In short, Japan can conveniently dump the military burden of its U.S. defense pact on the backs of their captive Okinawans, with 14 military bases jammed onto its 70-mile-long expanse. (Japan itself has just eight U.S. bases.) This saddles Okinawa with the constant hullabaloo of jet warplane noise. (The Futenma base alone has 52,000 takeoffs and landings a year.)

[ad#write-better-468x60]

Yoshida Kensei, former professor at Obirin University in Japan, and Asian Studies Lecturer Rumi Sakamoto of Auckland University, New Zealand, write that Okinawa is nothing more than a U.S. “military colony.” They want to rid the island of all “war cooperation” and reallocate its land to “agriculture, fisheries, and trade,” high tech, medicine and tourism. And they wouldn’t mind seeing Okinawans make some real cash by converting the U.S. bases into remunerative housing areas, commercial and industrial properties, and educational or research parks.

Author Johnson quotes editor Koji Taira of the Ryukyuanist as writing, “the incomes generated directly or indirectly by the bases are only 5 percent of the gross domestic product of Okinawa. This is far too small a contribution for an establishment sitting on 20 percent of Okinawa’s land…In effect, the U.S. and Japan are forcing on Okinawa’s economy a deadweight loss of 15 percent of its GDP every year.”

sherwood-ross.jpgAs Johnson concludes, “Okinawa is still essentially a military colony of the Pentagon’s, a huge safe house where Green Berets and the Defense Intelligence Agency, not to mention the air force and Marine Corps, can do things they would not dare do in the United States.”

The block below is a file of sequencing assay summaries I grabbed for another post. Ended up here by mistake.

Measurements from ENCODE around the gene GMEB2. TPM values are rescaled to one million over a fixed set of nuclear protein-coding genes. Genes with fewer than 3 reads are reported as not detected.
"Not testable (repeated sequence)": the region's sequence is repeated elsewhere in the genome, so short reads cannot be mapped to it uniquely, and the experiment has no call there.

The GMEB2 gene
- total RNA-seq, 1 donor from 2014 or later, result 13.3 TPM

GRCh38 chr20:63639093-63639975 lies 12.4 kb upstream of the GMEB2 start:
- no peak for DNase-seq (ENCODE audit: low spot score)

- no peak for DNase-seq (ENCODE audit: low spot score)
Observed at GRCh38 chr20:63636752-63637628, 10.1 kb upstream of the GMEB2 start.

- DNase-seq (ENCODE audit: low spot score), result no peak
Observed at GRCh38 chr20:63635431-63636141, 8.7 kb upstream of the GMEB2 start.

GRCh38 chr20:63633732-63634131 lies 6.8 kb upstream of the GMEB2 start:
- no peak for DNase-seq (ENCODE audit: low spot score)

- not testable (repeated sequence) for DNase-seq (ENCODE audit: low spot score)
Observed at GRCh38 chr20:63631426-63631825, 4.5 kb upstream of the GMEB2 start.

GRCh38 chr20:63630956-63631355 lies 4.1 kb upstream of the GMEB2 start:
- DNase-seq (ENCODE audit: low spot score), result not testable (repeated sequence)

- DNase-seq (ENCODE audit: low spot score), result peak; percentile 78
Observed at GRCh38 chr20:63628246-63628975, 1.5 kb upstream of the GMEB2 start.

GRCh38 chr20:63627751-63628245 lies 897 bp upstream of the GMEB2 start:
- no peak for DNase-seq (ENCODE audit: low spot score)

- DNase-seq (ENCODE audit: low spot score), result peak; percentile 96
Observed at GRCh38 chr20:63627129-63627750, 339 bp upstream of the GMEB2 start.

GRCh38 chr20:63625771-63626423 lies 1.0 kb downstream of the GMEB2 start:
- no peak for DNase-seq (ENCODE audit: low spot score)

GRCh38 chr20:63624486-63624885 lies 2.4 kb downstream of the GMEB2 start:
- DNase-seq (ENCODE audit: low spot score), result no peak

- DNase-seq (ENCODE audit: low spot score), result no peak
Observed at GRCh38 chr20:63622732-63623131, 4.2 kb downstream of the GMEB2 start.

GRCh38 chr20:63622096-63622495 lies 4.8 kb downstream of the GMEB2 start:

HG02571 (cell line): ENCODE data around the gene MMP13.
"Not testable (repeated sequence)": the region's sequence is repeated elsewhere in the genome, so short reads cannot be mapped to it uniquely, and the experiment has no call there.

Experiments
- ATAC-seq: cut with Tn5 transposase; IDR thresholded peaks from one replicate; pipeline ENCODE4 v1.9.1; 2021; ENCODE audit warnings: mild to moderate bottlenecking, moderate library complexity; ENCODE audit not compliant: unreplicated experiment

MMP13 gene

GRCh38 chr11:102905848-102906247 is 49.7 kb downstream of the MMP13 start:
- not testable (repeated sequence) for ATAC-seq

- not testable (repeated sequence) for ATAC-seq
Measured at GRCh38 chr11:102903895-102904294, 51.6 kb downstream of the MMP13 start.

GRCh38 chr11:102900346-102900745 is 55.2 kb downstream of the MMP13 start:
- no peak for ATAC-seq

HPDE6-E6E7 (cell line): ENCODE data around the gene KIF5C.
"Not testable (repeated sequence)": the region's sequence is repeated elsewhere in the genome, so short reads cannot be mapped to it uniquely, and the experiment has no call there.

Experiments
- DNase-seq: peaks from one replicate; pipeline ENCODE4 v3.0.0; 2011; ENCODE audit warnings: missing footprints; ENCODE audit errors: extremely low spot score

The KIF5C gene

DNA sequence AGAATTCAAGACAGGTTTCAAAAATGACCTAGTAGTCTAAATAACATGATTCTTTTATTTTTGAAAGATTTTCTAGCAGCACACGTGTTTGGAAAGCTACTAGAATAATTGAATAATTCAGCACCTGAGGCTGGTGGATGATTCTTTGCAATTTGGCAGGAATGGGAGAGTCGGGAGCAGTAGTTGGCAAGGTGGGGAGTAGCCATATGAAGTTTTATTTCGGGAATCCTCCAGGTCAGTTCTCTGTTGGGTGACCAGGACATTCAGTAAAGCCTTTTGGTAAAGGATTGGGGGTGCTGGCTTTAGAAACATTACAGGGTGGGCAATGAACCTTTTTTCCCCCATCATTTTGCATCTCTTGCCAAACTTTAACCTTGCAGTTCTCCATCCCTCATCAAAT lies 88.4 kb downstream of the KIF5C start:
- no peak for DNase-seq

World War Two has been over for 60 years: Okinawans need to be free of the Pentagon and free of Japan.

Sherwood Ross

Sherwood Ross is a veteran reporter and public relations consultant. He formerly worked for the City News Bureau of Chicago, the Chicago Daily News, and as a columnist for wire services.sherwoodr1@yahoo.com)

Related Posts Plugin for WordPress, Blogger...

Comments

  1. Sherwood Ross says

    Dear Marie, yes, you are right that “USA politics are based on a big constant FEAR” except that the military industrial complex doesn’t have much to be afraid of, except maybe the wrath of the public once folks find out how much they are spending and what they are spending it on, such as $50 billion for biological warfare in the absence of an enemy threatening us from that quarter. And if you aren’t aware of the Okinawa situation likely a lot of other Americans aren’t aware of it, either, or that the Pentagon has ringed the world with 700 or more military bases. We would be far safer, and the world far better off, if we switched the budgets and personnel numbers of the Peace Corps and the Defense Department. Sherwood

  2. marie vogel says

    Thank you for bringing this big unjust situation out to the public. I am sure many Americans are not aware of this still going-on USA politics.
    And still we wonder why we receive so much hate and aggression from the Muslim world who wants to prevent or get rid of USA invasion in their area.
    It seems like USA politics are based on a big constant FEAR that they have to set-out power-colonies all over the globe to be able to attack any country that threatens to harm USA.
    The amount of trash our new president has inherited from former bad politics, is so overwhelming that I don’t see a soon-change in this Okinawa-situation.
    Still please keep on reminding the US-government and the American-people about this wrong. Even if we don’t dare yet to withdraw our “colony” from that area, the military-behavior in Okinawa needs immediate attention and change.

Leave a Reply

Your email address will not be published. Required fields are marked *